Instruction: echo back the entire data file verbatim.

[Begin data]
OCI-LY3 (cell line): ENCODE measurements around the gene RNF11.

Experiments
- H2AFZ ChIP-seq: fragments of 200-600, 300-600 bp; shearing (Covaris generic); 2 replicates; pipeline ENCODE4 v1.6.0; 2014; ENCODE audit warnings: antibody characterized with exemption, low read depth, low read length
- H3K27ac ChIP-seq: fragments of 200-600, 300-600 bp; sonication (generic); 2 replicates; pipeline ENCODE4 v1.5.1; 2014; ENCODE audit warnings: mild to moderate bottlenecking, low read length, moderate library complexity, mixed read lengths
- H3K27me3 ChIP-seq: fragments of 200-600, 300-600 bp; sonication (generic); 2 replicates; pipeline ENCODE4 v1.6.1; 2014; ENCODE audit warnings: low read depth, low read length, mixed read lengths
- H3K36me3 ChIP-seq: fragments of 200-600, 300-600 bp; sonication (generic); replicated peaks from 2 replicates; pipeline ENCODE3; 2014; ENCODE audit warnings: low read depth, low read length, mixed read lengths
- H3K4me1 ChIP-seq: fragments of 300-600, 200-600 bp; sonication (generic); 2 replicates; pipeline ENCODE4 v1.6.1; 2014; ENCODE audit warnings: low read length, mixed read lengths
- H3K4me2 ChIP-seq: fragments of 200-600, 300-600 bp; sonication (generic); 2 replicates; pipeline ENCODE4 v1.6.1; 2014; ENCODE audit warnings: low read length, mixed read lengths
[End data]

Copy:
OCI-LY3 (cell line): ENCODE measurements around the gene RNF11.

Experiments
- H2AFZ ChIP-seq: fragments of 200-600, 300-600 bp; shearing (Covaris generic); 2 replicates; pipeline ENCODE4 v1.6.0; 2014; ENCODE audit warnings: antibody characterized with exemption, low read depth, low read length
- H3K27ac ChIP-seq: fragments of 200-600, 300-600 bp; sonication (generic); 2 replicates; pipeline ENCODE4 v1.5.1; 2014; ENCODE audit warnings: mild to moderate bottlenecking, low read length, moderate library complexity, mixed read lengths
- H3K27me3 ChIP-seq: fragments of 200-600, 300-600 bp; sonication (generic); 2 replicates; pipeline ENCODE4 v1.6.1; 2014; ENCODE audit warnings: low read depth, low read length, mixed read lengths
- H3K36me3 ChIP-seq: fragments of 200-600, 300-600 bp; sonication (generic); replicated peaks from 2 replicates; pipeline ENCODE3; 2014; ENCODE audit warnings: low read depth, low read length, mixed read lengths
- H3K4me1 ChIP-seq: fragments of 300-600, 200-600 bp; sonication (generic); 2 replicates; pipeline ENCODE4 v1.6.1; 2014; ENCODE audit warnings: low read length, mixed read lengths
- H3K4me2 ChIP-seq: fragments of 200-600, 300-600 bp; sonication (generic); 2 replicates; pipeline ENCODE4 v1.6.1; 2014; ENCODE audit warnings: low read length, mixed read lengths